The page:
How can an online game enhance our understanding of the French Revolution? How have ebooks changed the nature of reading? Embark on these questions and you’re in the realm of the Digital Humanities — and if you want answers, or at least ways to discover the answers, consider signing up for DHSITE2017.

Digital Humanities Summer Institute: Technologies East is co-hosted by the University of Ottawa on (May 17 and 18) and Carleton University (May 19 and 20), with key support from Carleton’s Global Academy. Featuring practical and theoretical workshops, panels, plenary speakers and presentations, it’s building a buzz beyond the two campuses.

For some, the first question will be “what are the digital humanities?” (or “DH,” in today’s shorthand). In fact, they’re more than just the old humanities — fields such as philosophy, literature, history and music — with a wireless mouse for navigation.

The Digital Humanities Revolution

“We’re at the start of a shift in studying the humanities that’s as revolutionary as the printing press,” says Brian Greenspan, associate professor in Carleton’s English Department and founder of Carleton’s Hyperlab, a DH research centre, who instigated the Carleton side of the co-venture.

“The printing press made texts easier to copy and share and access, which changed the nature of scholarship. However, those changes took years to filter through and take shape. Today, digital tools and technology are making similar seismic shifts to the study of humanities, and it’s important for us to understand those changes and what they mean.

“The heart of the humanities — analysis, inquiry, interpretation — hasn’t changed. But now we have the capacity to run a textual analysis algorithm on 1,000 19thcentury novels simultaneously, and to use software to investigate social and cognitive processes. DH uses these technologies, and it also asks: What are the implications, the benefits and downsides of these tools for our education, our society, our politics and culture.”

As a kind of pop-up institute, DHSITE is an alternative way to enhance students’ learning experience. “Students in our DH undergraduate and graduate programs have been asking for instruction in all kinds of areas that we just don’t have time to cover during the school year,” reports Greenspan, who received a 2017 Teaching Achievement Award from the Office of the Provost for the project. DHSITE will also give DH graduate students teaching opportunities.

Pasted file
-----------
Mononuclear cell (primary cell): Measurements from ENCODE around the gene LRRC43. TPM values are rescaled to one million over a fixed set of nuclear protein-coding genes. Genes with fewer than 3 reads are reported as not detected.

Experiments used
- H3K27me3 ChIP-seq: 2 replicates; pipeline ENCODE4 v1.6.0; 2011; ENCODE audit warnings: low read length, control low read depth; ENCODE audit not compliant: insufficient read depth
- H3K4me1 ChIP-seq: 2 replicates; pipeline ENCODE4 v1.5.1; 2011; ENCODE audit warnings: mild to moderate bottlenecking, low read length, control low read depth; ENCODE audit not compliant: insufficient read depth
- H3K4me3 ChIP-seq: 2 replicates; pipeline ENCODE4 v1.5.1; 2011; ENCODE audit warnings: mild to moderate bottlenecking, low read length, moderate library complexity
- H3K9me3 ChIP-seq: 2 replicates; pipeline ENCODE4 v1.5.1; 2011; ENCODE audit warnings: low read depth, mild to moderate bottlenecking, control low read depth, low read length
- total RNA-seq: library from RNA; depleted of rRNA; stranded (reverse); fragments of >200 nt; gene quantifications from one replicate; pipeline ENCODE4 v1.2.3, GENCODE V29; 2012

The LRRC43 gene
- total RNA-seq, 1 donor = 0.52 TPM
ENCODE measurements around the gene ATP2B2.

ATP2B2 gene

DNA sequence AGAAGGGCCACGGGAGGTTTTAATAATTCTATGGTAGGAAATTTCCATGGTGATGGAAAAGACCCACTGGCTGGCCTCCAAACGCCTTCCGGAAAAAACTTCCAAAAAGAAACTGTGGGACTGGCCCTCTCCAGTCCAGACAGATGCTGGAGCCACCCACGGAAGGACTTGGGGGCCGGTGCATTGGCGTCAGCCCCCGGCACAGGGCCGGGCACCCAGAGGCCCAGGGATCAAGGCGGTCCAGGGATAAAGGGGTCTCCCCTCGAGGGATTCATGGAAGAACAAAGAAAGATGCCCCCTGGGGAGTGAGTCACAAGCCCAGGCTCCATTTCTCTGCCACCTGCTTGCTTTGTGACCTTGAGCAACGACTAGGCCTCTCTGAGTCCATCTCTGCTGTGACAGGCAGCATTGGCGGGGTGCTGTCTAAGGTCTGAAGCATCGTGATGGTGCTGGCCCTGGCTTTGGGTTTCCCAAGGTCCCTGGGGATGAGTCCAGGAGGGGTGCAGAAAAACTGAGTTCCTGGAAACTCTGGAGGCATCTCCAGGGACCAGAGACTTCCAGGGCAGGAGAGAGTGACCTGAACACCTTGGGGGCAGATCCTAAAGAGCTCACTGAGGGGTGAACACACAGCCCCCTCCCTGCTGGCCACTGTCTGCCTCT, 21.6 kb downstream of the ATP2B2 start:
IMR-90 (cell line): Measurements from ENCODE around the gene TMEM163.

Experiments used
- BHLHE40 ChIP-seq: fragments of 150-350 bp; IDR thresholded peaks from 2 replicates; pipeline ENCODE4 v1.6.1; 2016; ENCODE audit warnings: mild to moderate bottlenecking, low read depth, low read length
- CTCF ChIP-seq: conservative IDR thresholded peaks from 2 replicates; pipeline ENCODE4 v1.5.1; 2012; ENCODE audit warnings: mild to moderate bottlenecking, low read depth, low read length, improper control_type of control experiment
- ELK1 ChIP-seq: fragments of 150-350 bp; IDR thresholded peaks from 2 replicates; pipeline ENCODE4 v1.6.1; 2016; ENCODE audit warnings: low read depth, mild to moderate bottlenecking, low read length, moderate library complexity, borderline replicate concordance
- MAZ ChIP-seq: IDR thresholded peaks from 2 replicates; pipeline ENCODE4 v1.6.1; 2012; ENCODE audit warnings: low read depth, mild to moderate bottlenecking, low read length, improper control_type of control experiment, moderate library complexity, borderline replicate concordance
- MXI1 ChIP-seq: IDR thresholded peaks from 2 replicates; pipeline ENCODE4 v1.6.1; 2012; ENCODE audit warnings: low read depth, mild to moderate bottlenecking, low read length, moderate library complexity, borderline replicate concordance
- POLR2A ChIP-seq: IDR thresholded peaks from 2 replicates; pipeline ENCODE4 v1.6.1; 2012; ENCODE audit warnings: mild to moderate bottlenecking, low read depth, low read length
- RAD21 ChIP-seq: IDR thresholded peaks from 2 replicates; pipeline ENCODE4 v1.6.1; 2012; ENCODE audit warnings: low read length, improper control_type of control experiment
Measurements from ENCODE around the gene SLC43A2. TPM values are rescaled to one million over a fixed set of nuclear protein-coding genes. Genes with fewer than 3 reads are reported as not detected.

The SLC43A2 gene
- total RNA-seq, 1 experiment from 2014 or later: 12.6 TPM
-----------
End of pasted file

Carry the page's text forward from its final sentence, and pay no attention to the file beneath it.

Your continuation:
Greenspan curated the Carleton program by drawing on colleagues’ innovative work, with workshop topics including Twitter bots, game studies, artificial intelligence and DH pedagogy. A hands-on introduction to digital video editing comes courtesy of a partnership with Carleton’s Media Production Centre.

“We will also include demonstrations of different research initiatives underway at Carleton involving virtual and augmented reality, digital gaming and new narrative media,” says Greenspan. “These are areas in which media are affecting the arts and humanities in visible, tangible ways.”

Keeping Conversations and Partnerships Open

“So much of the research and innovation that goes on in the region — and regionally we’re a hub of innovation — is centred around Carleton, with both current researchers and former students. DHSITE is a prime opportunity to keep those conversations and partnerships going, and to form new partnerships.”

Greenspan and his colleagues hope that this DHSITE is the first of many and that, as the program expands and intensifies, course credits will be offered. “Part of the expansion we want to see,” Greenspan adds, “is greater synergy with the public and private sectors.”

In line with Carleton’s role as a hub that welcomes the Ottawa community, everyone’s invited.

“DHSITE is open to everybody. No knowledge of computer programming is required; if you can surf the Internet and send an email, you’re qualified to join any workshop that interests you. And if you’ve heard of DH and have been wondering how it affects your area of knowledge or expertise, DHSITE is a fantastic place to get your feet wet.”

For the complete program, information and registration, go to

Workshops Being Offered

University of Ottawa, May 17-18:

  • Social Media Analysis
  • Introduction à la fouille de textes
  • Analyse statique en ligne
  • Creative Data: New Media Interdisciplinary Design
  • Introduction to Mapping and Spatial Methods for Humanists

Carleton University, May 19-20:

  • Making and Deploying Twitter Bots
  • Introduction to Python ACT-R
  • Digital Humanities Pedagogy
  • Introduction to Digital Video Editing
  • Game Studies for Digital Humanists


Friday, April 21, 2017 in
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